Black's Picturesque Tourist of Scotland

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Adam and Charles Black, 1856 - 659 pages

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Page 163 - The western waves of ebbing day Rolled o'er the glen their level way; Each purple peak, each flinty spire, Was bathed in floods of living fire. But not a setting beam could glow Within the dark ravines below, Where twined the path in shadow hid, Round many a rocky pyramid, Shooting abruptly from the dell Its...
Page 571 - Twixt resignation and content. Oft in my mind such thoughts awake By lone Saint Mary's silent lake ; Thou 'know'st it well — nor fen nor sedge Pollute the pure lake's crystal edge ; Abrupt and sheer, the mountains sink At once upon the level brink, And just a trace of silver sand Marks where the water meets the land.
Page 163 - Its thunder-splintered pinnacle; Round many an insulated mass, The native bulwarks of the pass, Huge as the tower which builders vain Presumptuous piled on Shinar's plain. The rocky summits, split and rent, Formed turret, dome, or battlement, Or seemed fantastically set With cupola or minaret, Wild crests as pagod ever decked, Or mosque of eastern architect.
Page 46 - A most refreshing preparation for the complexion, dispelling the cloud of languor and relaxation, allaying all heat and irritability, and immediately affording the pleasing sensation attending restored elasticity and healthful state of the Skin. Freckles, Tan Spots, Pimples, Flushes, and Discoloration fly before its application, and give place to ,a healthy and clear complexion.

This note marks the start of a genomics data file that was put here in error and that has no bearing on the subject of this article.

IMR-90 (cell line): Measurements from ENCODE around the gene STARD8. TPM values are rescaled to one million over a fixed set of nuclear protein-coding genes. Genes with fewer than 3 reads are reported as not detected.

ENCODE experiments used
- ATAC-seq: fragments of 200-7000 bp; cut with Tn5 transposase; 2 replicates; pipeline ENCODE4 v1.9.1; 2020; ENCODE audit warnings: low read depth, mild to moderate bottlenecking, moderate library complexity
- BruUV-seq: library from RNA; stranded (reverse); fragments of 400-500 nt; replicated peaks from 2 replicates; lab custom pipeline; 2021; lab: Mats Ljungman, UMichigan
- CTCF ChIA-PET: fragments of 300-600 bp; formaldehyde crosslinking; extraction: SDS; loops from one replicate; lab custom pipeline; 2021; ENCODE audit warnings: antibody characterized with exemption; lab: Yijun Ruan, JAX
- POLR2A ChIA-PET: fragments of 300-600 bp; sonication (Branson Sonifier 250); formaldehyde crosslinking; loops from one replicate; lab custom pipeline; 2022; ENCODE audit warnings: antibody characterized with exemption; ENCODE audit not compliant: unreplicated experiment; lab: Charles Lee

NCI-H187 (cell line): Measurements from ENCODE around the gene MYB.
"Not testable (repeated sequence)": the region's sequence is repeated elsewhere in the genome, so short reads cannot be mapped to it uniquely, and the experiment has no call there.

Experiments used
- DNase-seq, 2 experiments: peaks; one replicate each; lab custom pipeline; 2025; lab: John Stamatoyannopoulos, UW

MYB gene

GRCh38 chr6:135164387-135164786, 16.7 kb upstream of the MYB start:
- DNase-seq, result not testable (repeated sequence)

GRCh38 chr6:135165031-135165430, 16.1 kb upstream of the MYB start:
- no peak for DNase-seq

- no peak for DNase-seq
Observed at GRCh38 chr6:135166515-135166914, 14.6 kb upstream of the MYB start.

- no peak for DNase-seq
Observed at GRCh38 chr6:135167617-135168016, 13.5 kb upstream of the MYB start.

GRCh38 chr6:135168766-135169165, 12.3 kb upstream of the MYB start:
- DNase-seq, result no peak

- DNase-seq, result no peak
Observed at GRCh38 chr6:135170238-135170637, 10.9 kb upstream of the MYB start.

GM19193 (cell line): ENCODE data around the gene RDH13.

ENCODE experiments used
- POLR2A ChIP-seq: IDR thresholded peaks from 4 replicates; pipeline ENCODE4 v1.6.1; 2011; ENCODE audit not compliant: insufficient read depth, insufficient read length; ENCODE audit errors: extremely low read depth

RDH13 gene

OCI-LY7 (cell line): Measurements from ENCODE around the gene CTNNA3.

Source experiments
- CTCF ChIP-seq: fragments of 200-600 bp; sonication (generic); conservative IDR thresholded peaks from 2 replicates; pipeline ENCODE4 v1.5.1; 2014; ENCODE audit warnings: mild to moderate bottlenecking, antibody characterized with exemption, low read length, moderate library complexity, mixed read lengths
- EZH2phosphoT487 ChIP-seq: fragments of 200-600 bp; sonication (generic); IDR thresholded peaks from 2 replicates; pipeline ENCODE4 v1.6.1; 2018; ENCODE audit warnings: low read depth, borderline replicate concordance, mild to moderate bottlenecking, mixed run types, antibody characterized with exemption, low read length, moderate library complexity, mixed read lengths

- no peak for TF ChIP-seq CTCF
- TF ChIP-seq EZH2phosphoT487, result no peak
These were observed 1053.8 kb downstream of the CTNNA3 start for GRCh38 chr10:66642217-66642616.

Page 168 - I give you shelter in my breast, Your own good blades must win the rest* Pent in this fortress of the North, Think'st thou we will not sally forth, To spoil the spoiler as we may, And from the robber rend the prey ? Ay, by my soul ! — While on yon plain The Saxon rears one shock of grain ; While, of ten thousand herds, there strays But one along yon river's maze, — The Gael, of plain and river heir, Shall, with strong hand, redeem his share. Where live the mountain Chiefs who hold, That plundering...
Page 67 - When a piece of scenery so beautiful, yet so varied, — so exciting by its intricacy, and yet so sublime, — is lighted up by the tints of morning or of evening, and displays all that variety of shadowy depth, exchanged with partial brilliancy, which gives character even to the tamest of landscapes, the effect approaches near to enchantment. This path used to be my favourite evening and morning resort, when engaged with a favourite author, or new subject of study.
Page 384 - Where, through a shapeless breach, his stream resounds As high in air the bursting torrents flow, As deep recoiling surges foam below ; Prone down the rock the whitening sheet descends, And viewless Echo's ear, astonished, rends.
Page 159 - Who shunned to stem the flooded Teith, For twice that day from shore to shore The gallant stag swam stoutly o'er. Few were the stragglers, following far, That reached the lake of Vennachar; And when the Brigg of Turk was won, The headmost horseman rode alone.
Page 554 - On being again and again requested to do so, he always promised compliance — but still remained where he was, striding up and down slowly, and contemplating the sky, which was singularly clear and starry. At last Mrs. Burns found him stretched on a mass of straw, with his eyes fixed on a beautiful planet ' that shone like another moon,' and prevailed on him to come in.
Page 67 - IF I were to choose a spot from which the rising or setting sun could be seen to the greatest possible advantage, it would be that wild path winding around the foot of the high belt of semicircular rocks, called Salisbury Crags, and marking the verge of the steep descent which slopes down into the glen on the south-eastern side of the city of Edinburgh. The prospect, in its general outline, commands a closebuilt, high-piled city...

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